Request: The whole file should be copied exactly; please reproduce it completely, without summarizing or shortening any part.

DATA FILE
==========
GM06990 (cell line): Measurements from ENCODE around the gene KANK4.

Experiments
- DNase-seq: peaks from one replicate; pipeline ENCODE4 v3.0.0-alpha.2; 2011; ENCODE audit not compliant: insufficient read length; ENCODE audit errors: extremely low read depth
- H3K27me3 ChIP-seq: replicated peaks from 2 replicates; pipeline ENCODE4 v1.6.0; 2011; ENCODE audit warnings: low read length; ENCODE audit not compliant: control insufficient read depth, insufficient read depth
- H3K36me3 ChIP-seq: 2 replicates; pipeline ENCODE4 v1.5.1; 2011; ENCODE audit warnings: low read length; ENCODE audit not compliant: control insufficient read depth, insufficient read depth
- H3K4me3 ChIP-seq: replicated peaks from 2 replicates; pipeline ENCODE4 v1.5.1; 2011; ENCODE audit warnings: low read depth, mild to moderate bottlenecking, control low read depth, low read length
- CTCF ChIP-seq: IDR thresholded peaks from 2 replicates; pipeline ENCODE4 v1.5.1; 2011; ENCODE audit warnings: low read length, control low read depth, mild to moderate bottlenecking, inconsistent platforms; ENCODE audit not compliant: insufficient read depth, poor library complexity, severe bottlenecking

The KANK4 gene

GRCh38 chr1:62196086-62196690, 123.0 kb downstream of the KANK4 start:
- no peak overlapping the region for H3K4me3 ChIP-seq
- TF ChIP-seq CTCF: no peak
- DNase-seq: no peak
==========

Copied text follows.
GM06990 (cell line): Measurements from ENCODE around the gene KANK4.

Experiments
- DNase-seq: peaks from one replicate; pipeline ENCODE4 v3.0.0-alpha.2; 2011; ENCODE audit not compliant: insufficient read length; ENCODE audit errors: extremely low read depth
- H3K27me3 ChIP-seq: replicated peaks from 2 replicates; pipeline ENCODE4 v1.6.0; 2011; ENCODE audit warnings: low read length; ENCODE audit not compliant: control insufficient read depth, insufficient read depth
- H3K36me3 ChIP-seq: 2 replicates; pipeline ENCODE4 v1.5.1; 2011; ENCODE audit warnings: low read length; ENCODE audit not compliant: control insufficient read depth, insufficient read depth
- H3K4me3 ChIP-seq: replicated peaks from 2 replicates; pipeline ENCODE4 v1.5.1; 2011; ENCODE audit warnings: low read depth, mild to moderate bottlenecking, control low read depth, low read length
- CTCF ChIP-seq: IDR thresholded peaks from 2 replicates; pipeline ENCODE4 v1.5.1; 2011; ENCODE audit warnings: low read length, control low read depth, mild to moderate bottlenecking, inconsistent platforms; ENCODE audit not compliant: insufficient read depth, poor library complexity, severe bottlenecking

The KANK4 gene

GRCh38 chr1:62196086-62196690, 123.0 kb downstream of the KANK4 start:
- no peak overlapping the region for H3K4me3 ChIP-seq
- TF ChIP-seq CTCF: no peak
- DNase-seq: no peak